Manchester City and Paris St Germain, two of the newly rich clubs in European soccer, have been fined up to 60 million euros ($82.23 million) and had their squads capped for next season’s Champions League after breaching UEFA’s financial rules.
As part of their settlement with UEFA, Premier League champions City, owned by Abu Dhabi’s Sheikh Mansour, and Qatari-owned French champions PSG have also agreed to curbs on transfer spending over the next two seasons.
City said their transfer spending would be capped at a net figure of 60 million euros this summer but added that the restrictions would not greatly impact their plans.
The deals broadly matched recent media reports of the likely sanctions under new rules that prevent clubs from running up unlimited financial losses.
City made clear that they had reluctantly agreed a deal with UEFA, believing they had complied with the rules.
However, had they fought on they would have risked a ban from next season’s Champions League.
“In normal circumstances, the club would wish to pursue its case and present its position through every avenue of recourse,” City said in a statement.
“However, our decision to do so must be balanced against the practical realities for our fans, for our partners and in the interests of the commercial operations of the club,” it added.
This will effectively be the end of the process unless rival clubs decide to challenge the punishments as too lenient.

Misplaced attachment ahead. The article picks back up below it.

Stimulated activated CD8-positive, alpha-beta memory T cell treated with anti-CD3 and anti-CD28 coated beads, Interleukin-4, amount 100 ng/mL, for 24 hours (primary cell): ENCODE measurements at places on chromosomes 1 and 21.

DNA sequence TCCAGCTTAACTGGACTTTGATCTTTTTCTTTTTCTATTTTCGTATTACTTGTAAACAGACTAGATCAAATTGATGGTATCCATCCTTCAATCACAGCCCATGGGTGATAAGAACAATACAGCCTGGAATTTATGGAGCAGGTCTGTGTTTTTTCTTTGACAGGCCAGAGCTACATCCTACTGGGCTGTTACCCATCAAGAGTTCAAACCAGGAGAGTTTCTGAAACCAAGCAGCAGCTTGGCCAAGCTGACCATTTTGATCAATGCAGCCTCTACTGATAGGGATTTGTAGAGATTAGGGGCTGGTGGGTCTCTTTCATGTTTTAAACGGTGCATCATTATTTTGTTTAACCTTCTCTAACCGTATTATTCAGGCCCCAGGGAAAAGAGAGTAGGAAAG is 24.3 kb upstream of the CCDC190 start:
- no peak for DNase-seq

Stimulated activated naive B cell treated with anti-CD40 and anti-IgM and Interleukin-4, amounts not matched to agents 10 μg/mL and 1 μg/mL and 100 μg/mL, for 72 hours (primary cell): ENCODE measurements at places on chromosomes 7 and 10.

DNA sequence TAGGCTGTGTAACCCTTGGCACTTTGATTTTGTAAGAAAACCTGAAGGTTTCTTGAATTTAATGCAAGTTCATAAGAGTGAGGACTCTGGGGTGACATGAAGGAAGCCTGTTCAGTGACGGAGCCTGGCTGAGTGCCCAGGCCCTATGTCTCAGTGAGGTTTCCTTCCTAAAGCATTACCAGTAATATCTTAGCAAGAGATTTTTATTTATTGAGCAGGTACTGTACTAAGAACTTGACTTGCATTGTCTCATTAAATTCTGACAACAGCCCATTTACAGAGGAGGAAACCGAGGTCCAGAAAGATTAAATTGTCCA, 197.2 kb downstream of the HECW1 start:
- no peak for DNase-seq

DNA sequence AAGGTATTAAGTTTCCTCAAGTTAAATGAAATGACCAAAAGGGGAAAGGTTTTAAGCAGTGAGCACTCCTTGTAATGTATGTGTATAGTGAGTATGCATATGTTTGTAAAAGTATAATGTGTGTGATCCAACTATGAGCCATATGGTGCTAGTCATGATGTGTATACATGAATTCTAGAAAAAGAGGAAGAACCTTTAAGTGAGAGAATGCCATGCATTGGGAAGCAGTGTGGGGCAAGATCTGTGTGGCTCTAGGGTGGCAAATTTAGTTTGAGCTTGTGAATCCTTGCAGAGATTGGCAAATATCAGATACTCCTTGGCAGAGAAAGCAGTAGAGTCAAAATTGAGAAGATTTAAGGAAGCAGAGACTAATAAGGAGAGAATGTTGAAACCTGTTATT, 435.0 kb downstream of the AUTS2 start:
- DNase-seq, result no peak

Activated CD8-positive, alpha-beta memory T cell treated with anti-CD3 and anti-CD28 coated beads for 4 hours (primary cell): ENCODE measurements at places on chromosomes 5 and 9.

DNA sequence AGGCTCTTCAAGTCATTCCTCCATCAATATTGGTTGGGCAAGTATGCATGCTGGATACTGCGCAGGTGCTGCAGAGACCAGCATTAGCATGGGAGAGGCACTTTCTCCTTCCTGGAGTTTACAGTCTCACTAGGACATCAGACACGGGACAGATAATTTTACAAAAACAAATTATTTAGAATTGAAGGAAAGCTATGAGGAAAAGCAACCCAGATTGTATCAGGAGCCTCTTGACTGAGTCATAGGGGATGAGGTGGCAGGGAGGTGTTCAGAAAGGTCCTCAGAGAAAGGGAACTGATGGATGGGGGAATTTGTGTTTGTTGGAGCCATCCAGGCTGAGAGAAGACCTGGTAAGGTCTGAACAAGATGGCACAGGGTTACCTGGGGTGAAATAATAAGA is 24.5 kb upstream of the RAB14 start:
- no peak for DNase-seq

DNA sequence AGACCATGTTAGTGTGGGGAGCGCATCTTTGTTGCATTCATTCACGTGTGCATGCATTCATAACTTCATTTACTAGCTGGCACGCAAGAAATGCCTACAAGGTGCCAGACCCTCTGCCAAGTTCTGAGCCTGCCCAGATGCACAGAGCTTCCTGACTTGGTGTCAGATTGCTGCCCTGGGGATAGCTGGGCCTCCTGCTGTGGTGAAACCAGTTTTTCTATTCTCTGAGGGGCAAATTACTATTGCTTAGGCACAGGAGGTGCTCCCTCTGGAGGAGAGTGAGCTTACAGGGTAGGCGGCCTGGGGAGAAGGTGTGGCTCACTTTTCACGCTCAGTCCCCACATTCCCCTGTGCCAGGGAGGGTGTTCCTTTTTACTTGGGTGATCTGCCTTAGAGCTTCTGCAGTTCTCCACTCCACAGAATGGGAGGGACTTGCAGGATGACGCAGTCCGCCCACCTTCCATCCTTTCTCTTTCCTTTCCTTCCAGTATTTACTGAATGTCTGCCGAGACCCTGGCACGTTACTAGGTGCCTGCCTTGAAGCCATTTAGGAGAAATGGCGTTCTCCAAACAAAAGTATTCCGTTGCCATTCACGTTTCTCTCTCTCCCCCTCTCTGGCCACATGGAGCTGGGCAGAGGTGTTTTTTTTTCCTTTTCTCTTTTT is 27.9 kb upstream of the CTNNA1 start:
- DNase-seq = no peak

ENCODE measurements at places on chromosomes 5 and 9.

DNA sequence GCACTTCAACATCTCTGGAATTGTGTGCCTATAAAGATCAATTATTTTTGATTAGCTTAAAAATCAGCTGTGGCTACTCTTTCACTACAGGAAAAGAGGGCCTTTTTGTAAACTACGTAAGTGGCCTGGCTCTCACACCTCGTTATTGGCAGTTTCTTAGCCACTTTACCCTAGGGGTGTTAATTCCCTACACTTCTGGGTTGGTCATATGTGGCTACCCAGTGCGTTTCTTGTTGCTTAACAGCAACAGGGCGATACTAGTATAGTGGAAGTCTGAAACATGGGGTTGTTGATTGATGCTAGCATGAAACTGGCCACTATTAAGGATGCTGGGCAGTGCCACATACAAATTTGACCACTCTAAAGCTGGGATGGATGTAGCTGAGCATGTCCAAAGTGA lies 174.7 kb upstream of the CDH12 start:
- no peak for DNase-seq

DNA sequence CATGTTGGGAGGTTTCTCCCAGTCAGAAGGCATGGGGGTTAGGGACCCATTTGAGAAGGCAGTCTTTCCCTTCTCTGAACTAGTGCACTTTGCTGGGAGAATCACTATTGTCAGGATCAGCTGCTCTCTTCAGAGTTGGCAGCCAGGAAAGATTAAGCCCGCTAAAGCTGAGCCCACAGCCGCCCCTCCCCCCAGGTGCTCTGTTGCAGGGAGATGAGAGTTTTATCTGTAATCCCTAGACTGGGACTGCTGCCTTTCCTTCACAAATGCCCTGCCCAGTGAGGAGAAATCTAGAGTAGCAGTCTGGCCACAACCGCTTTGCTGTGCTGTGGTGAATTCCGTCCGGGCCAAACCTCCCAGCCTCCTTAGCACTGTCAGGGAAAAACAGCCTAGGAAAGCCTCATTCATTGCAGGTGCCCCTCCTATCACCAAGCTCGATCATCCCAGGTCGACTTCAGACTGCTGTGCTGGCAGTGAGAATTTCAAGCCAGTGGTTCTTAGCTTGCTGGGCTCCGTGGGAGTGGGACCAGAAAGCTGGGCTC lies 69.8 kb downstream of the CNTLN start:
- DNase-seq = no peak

Critics of the “Financial Fair Play” rules say they will entrench the established order in European soccer and prevent teams with wealthy owners from challenging the elite.
They also said that the threat to ban teams from Europe was a hollow one as UEFA would not want to weaken its lucrative Champions League competition.
PSG and City will each get 40 million euros of the fine back should they stick to the terms of their settlement with UEFA in coming seasons.
They will only be able to name 21 players in their Champions League squads for next season, while rivals will be able to pick from a pool of 25. They are also not allowed to increase their wage bills next season.
City, who have spent hundreds of millions of pounds since Sheikh Mansour bought the club in 2008, said they expected to move into profit from next season after heavy losses to build a team to compete with the best in Europe.
City said they believed they would comply with all UEFA’s conditions and be free of any restrictions for the start of the 2015-16 season.
They posted combined losses of almost 149 million pounds ($250.76 million) for the past two seasons – £97m in 2012 and £51.6m in 2013.
PSG said it accepted the sanctions although they would be a “tremendous handicap” in competing with top European teams.
In doing its sums, UEFA angrered PSG by assigning a lower value to a controversial sponsorship deal the club has with the Qatar Tourism Authority that was reported to be worth 200 million euros per season.
“Our ambition to build one of the best and most competitive European football clubs will not be undermined by these measures,” said PSG President Nasser Al-Khelaifi.
UEFA has handed lesser punishments to seven other clubs including Galatasaray of Turkey and Russia’s Zenit St Petersburg. Two other Turkish teams — Bursaspor and Trabzonspor — along with Russian teams Rubin Kazan and Anzhi Makhachkala and Levski Sofia of Bulgaria were also sanctioned.
The headline numbers limit club losses to 45 million euros between 2011 and 2013 but there are various exemptions for spending on youth development, stadium infrastructure and older contracts, leading to haggling over their interpretation.